httpv://www.youtube.com/watch?v=vNqVvIbroRA

UPDATED: Is Apple Preparing To Add An ‘Explicit’ Section To The App Store?

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explicit

Over the past few days, Cult of Mac has closely followed Apple’s divisive decision to remove “overtly sexual” apps from the App Store. Some apps caught in the purge (such as videogame Daisy Mae and swimwear retailer Simply Beach) have been reinstated and others have not (notably iWobble). Although some welcome Apple’s puritanical stance, others (including this writer) claim Apple is being hypocritical in allowing Playboy and Sports Illustrated’s swimsuit issue to remain on the App Store, despite similar (and, in some cases, even less “overtly sexual”) apps being banned.

A developer writes to us and says this might all be academic soon: “Looks like Apple are adding a category called Explicit to the App Store,” he says, providing the following grab:

The developer adds: “It’s available for selection when adding a new app to iTunesConnect although I can’t see any sign of it in the actual App Store yet.”

Update: We’ve since been contacted by two sources that claim the category is gone. However, the information we posted earlier was independently verified by a number of other sources, some of which supplied other images, for example: Macworld, Recombu, 9to5Mac and MacRumors. Either Apple removed the category after it got widely reported after we broke the story or it’s only visible to some developers.

Update 2: The developer who originally contacted us says: “I can confirm that the category has been removed from iTunesConnect. Not sure what Apple was doing!”. Gizmodo corroborates this, quoting a developer who spoke directly to an Apple rep, who said that while the company is considering an explicit category “it’s not going to happen anytime soon”. Then again, knowing Apple’s back-and-forth approach on this subject over the past few days, it may well show up over the weekend. Make up your mind, guys.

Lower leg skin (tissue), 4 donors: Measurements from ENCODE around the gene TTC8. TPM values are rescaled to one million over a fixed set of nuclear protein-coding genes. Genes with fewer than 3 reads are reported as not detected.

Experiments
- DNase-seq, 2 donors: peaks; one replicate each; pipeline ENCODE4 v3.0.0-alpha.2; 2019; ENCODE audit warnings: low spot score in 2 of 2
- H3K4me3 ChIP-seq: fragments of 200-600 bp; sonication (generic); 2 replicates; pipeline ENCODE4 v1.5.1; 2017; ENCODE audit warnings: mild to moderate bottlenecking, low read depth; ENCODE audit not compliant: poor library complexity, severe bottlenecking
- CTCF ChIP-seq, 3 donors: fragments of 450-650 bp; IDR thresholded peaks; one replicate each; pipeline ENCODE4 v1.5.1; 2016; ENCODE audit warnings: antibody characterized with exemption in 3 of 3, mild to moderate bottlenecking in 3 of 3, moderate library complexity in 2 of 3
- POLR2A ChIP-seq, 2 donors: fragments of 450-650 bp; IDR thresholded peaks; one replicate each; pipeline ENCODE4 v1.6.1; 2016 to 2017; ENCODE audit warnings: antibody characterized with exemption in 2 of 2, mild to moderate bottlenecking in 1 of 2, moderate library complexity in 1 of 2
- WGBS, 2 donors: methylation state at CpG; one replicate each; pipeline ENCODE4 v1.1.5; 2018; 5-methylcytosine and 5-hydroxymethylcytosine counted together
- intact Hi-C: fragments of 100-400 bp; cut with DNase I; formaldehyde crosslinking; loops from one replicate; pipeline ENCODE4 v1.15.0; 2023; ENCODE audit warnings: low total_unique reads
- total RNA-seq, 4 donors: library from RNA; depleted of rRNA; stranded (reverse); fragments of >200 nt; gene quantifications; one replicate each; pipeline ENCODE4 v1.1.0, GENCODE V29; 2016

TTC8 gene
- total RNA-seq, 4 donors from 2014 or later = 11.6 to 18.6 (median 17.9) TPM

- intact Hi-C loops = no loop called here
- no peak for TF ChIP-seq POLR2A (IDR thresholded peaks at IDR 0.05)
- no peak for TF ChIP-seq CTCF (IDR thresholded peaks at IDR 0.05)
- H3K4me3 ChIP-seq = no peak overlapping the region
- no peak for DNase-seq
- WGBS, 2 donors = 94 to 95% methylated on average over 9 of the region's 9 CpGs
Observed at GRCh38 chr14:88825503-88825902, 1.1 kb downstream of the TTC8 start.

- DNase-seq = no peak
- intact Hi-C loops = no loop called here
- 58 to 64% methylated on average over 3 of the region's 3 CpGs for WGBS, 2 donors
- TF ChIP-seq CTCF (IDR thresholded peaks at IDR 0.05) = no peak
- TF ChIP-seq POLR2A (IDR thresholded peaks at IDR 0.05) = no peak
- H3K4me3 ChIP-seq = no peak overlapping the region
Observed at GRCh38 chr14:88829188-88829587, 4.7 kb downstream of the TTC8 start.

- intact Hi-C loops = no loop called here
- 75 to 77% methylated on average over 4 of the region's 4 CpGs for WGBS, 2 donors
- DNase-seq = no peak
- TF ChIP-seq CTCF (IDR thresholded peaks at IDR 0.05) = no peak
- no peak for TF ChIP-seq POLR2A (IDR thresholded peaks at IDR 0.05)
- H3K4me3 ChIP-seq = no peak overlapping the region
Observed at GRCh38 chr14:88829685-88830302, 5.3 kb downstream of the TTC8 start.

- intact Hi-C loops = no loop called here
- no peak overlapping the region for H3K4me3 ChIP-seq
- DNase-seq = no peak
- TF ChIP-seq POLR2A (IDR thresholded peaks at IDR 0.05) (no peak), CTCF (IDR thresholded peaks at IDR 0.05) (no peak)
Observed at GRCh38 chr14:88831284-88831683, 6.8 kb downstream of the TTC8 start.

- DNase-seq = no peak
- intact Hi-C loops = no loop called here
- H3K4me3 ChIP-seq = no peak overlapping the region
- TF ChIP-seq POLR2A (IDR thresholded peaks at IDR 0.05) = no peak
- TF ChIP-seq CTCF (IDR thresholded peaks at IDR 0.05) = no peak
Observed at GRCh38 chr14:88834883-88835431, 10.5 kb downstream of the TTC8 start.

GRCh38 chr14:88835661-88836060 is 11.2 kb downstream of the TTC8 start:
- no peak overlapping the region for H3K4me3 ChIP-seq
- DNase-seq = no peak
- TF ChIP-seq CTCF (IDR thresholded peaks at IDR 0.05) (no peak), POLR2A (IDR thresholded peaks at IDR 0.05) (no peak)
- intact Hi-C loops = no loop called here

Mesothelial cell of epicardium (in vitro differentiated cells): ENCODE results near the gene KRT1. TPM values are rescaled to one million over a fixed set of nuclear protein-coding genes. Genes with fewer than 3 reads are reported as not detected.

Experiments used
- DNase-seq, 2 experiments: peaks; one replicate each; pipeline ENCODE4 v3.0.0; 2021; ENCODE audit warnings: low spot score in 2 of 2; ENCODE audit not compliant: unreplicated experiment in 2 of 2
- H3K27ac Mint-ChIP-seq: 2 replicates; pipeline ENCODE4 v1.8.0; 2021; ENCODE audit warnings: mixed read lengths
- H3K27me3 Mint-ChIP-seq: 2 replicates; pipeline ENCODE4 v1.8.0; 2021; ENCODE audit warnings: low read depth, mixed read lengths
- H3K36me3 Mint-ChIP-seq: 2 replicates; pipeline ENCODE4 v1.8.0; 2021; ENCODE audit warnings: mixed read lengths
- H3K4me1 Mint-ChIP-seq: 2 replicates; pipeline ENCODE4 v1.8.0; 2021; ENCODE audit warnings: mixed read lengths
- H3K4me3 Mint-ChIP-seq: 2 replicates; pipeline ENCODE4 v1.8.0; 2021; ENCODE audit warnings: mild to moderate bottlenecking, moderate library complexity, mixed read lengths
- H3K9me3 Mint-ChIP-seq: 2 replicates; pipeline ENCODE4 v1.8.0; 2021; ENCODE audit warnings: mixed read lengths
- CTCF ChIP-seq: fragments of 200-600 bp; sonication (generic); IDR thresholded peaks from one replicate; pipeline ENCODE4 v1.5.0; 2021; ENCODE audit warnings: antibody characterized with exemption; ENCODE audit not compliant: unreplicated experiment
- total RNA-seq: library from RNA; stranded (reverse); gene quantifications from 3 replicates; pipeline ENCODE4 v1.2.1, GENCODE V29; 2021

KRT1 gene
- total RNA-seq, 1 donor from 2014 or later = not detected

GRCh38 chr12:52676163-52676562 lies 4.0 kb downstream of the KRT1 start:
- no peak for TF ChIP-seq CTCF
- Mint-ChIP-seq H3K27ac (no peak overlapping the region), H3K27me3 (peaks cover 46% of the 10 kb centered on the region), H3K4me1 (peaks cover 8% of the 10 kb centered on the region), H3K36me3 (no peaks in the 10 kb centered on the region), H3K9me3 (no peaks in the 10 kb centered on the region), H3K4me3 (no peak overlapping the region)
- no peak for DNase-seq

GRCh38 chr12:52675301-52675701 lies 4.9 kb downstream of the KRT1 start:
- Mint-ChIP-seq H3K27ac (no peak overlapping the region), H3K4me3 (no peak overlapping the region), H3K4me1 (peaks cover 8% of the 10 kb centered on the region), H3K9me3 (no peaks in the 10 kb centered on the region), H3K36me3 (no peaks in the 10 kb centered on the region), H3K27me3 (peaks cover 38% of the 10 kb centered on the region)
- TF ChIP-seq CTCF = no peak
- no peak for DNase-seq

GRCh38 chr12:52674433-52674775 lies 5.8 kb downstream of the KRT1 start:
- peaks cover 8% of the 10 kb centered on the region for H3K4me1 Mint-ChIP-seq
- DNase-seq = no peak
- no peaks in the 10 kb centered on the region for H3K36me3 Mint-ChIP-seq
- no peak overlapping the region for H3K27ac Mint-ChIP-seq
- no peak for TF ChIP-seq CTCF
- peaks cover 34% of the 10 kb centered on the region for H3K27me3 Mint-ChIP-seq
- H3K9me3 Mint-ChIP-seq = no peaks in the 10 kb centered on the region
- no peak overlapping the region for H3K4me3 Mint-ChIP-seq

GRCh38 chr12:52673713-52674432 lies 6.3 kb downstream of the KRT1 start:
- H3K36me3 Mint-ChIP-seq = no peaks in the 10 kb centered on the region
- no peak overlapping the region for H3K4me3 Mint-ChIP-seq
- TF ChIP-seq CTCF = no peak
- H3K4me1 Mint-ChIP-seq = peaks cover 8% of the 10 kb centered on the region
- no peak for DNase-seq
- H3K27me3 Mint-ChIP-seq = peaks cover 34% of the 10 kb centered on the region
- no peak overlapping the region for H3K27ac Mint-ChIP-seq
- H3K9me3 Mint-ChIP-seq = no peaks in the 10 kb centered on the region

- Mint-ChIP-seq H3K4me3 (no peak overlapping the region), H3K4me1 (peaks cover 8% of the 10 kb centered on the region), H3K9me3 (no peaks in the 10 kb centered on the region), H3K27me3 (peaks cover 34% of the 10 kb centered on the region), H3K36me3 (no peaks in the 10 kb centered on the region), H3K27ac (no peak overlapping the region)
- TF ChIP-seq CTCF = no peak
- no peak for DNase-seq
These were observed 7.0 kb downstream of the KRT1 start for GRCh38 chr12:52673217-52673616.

Too Hot for iPhone: Apple’s Puritanical Anti-Sex Crusade Bans Swimwear Retailer’s App

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bikini-1
Banned by Apple: a swimwear catalogue app.

UPDATE (23 February): The Simply Beach developer just emailed us to say that “Apple appear to have quietly reinstated the Simply Beach app this evening”. He notes that neither he nor his customer received any communication whatsoever from Apple.

Our recent articles on Apple’s decision to ban “overtly sexual apps” have caused plenty of arguments in the comments. Some (including your correspondent) think Apple’s being ridiculous, overbearing and taking a dangerous path in initiating a blanket ban on even extremely mild content, such as images of women (or, er, men) in bikinis. Others claim Apple should be applauded, and they can’t wait to see the back of apps with sexual content, no matter how mild.

However, Apple’s stance hasn’t only affected the likes of iWobble, as Andrew Long of software development company Exploding Phone explains: “One of our customers has fallen foul of Apple’s new puritan crusade—the crazy thing is, the customer is an online beachwear retailer, Simply Beach, that happens to sell bikinis via an online store and the accompanying iPhone app that we developed for the company.”